The science of sustainable seafood, explained

Recent study shows more sharks live outside European MPAs than inside – why?

A recent paper in Science revealed a peculiar, counterintuitive outcome in marine protected areas (MPAs) around Europe—researchers found more sharks and rays (a good indicator of biodiversity) outside of MPAs than in them. What is going on here—is fishing happening inside MPAs? Are large MPAs ineffective? The answer to both of these questions is ‘yes’ and this paper does a good job demonstrating why.  

What did the paper do?

Researchers used satellite tracking data aboard fishing boats to compare the footprint of trawlers in European waters to MPA coverage around Europe. Researchers counted 727 MPAs covering about 29% of European territorial waters. It is important to note, though, that the researcher’s definition of ‘MPA’ followed the IUCN guidelines for protected areas which include everything from strict no-take areas to limited natural resource extraction. By the IUCN definition (and this paper’s), fishing is allowed in many of the MPAs examined in the paper (indeed, the paper recorded fishing in over half of the MPAs studied).

Researchers also counted the number of sharks and rays inside versus outside MPA boundaries and found healthier populations outside of MPAs, suggesting that MPAs don’t do a good job protecting biodiversity (or at least highly migratory species that swim long distances, like sharks and rays).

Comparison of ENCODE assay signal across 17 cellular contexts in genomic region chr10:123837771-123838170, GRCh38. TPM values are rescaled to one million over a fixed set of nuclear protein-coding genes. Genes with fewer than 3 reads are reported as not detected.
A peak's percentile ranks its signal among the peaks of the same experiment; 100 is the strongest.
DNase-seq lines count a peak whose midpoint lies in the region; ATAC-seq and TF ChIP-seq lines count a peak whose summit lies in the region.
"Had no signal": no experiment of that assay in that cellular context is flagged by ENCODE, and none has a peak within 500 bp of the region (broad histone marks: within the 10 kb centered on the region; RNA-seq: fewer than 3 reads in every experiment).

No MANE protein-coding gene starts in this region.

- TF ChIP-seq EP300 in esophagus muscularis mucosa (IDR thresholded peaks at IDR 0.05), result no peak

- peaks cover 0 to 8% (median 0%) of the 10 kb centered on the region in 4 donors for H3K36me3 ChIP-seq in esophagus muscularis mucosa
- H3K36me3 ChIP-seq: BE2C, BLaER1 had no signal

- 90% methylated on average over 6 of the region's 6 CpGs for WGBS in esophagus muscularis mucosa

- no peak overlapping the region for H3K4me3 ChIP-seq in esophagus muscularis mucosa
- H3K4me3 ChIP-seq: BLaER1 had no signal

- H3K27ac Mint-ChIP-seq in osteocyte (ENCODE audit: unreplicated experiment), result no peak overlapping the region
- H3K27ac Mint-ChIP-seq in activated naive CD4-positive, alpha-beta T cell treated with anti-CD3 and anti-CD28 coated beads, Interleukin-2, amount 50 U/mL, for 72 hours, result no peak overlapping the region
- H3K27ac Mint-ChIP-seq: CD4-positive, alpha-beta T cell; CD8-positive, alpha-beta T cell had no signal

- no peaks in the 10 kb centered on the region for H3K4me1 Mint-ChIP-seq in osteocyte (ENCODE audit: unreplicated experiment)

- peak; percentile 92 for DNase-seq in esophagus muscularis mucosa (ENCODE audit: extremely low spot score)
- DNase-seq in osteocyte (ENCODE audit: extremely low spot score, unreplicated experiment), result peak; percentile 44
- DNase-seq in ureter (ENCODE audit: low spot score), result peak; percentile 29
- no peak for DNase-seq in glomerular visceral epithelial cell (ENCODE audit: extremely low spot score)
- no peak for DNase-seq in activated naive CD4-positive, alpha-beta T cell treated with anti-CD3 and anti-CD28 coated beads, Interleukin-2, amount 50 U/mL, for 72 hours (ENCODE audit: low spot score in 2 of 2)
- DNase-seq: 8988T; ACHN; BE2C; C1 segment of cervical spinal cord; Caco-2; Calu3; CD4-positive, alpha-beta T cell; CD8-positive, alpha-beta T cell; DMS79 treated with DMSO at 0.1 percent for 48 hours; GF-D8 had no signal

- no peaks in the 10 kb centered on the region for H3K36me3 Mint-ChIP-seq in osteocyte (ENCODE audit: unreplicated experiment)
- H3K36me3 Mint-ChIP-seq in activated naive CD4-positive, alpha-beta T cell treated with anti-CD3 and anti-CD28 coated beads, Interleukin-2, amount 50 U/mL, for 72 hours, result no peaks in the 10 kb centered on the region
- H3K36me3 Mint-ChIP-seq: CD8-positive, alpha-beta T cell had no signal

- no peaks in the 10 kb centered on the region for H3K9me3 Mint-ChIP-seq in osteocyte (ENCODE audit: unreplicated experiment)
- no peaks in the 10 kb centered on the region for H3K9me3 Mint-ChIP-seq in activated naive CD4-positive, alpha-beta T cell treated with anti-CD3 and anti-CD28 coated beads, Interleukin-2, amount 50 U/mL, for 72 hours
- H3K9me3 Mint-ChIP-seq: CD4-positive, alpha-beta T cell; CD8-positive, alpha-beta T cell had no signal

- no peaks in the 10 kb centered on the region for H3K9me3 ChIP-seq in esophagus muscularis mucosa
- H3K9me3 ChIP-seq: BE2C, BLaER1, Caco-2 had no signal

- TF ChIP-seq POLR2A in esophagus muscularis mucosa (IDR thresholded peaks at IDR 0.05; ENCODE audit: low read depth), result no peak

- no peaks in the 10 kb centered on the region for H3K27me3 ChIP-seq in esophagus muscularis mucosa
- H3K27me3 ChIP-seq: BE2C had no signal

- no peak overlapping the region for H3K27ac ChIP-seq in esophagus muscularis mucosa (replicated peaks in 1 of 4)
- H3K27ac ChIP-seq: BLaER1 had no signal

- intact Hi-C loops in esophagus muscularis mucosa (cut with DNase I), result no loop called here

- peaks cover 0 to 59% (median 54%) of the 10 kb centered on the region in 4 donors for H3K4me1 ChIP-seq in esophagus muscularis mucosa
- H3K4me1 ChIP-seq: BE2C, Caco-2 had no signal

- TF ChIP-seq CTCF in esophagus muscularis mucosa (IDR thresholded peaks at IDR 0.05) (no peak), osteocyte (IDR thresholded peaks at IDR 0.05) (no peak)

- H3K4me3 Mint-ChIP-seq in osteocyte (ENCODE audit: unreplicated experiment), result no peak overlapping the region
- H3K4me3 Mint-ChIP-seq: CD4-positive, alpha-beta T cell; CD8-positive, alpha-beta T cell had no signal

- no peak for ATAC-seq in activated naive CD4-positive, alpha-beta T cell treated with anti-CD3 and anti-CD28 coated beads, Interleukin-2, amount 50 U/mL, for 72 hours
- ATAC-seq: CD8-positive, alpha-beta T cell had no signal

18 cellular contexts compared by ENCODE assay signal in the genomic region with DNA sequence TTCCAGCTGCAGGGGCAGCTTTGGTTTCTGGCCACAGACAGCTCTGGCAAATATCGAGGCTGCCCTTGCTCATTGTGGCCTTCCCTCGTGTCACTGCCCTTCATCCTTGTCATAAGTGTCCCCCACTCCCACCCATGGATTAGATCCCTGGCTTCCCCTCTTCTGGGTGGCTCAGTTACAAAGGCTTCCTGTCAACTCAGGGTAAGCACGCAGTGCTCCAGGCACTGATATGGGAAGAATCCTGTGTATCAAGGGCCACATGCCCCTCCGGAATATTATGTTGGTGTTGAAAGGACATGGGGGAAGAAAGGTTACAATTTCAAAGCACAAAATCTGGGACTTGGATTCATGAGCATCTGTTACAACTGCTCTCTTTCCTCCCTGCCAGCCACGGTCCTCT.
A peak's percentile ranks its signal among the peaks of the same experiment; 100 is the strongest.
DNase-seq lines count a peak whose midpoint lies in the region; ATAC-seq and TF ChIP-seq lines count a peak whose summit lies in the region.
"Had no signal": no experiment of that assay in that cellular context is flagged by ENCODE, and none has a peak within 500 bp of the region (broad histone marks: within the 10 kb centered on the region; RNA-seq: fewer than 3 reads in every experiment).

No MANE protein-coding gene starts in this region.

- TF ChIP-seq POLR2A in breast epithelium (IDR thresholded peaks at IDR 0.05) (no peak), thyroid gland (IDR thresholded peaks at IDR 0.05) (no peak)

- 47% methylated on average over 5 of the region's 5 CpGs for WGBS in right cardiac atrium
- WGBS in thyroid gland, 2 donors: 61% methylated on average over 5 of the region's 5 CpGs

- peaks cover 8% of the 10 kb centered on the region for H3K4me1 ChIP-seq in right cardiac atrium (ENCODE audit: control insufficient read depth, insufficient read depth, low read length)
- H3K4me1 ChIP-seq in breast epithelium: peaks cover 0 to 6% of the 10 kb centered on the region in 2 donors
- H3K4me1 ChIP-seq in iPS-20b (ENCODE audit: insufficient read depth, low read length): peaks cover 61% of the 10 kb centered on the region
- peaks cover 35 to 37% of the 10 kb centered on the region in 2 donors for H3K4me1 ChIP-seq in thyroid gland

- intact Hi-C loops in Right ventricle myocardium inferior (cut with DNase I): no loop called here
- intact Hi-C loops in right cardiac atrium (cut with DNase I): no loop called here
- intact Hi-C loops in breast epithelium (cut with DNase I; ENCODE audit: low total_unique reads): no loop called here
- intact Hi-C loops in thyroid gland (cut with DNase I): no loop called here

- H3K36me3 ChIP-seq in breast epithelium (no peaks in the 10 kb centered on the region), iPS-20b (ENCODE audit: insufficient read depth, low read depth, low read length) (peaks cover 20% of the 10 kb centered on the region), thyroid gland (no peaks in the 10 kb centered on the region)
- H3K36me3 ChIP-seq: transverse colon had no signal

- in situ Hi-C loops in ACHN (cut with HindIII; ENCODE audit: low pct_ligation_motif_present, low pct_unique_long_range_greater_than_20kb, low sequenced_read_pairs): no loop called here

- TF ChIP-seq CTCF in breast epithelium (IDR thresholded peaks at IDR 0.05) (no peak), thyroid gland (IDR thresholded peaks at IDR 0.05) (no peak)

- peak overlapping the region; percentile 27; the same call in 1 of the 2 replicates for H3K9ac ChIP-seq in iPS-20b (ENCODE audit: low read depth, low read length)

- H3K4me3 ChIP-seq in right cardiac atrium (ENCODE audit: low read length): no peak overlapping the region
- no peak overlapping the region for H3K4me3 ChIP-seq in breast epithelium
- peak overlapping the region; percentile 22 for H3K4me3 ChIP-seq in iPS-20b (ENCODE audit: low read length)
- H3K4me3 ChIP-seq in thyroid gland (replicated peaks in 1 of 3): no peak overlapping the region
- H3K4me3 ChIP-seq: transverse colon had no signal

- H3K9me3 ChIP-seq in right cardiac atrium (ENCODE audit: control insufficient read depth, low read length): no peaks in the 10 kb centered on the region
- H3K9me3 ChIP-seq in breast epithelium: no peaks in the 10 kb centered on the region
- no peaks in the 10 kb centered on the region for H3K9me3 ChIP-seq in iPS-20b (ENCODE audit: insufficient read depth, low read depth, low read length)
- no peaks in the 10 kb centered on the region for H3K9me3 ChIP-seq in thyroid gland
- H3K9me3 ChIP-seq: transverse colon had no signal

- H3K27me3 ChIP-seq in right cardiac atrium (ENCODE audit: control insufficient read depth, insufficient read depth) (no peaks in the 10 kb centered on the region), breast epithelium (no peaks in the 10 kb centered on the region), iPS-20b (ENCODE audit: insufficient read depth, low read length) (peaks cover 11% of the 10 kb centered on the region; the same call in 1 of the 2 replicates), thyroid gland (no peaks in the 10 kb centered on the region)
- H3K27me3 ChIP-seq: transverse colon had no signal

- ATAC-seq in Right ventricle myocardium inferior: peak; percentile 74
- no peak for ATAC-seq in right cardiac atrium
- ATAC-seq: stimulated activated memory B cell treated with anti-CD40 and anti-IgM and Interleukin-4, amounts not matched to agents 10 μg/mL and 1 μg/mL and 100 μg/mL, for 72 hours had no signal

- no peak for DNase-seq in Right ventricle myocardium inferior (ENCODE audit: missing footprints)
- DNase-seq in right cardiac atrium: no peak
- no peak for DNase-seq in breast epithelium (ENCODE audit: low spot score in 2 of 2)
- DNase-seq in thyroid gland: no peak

Are no-take MPAs with perfect enforcement the answer?

In the paper, researchers lament “paper parks” a colloquial term for protected areas without enforcement. These MPAs are protection in name only, lacking resources to enforce regulation or used as lip service for ‘environmental’ politicians who create MPAs with the stroke of a pen to gain favor. The researchers call for stronger protections and enforcement in MPAs to conserve biodiversity.

However, missing from the conversation is a fishery management approach to biodiversity conservation. Enforcing no-take swaths of ocean is expensive and difficult. Instead, applying resources to improving fishery management (e.g. gear-restrictions, total allowable catch, other management tools) could be a much more effective way to conserve biodiversity.

The global mystique of MPAs as the solution to every ocean problem is misguided; this paper offers further evidence.

Picture of Max Mossler

Max Mossler

Max is the managing editor at Sustainable Fisheries UW.

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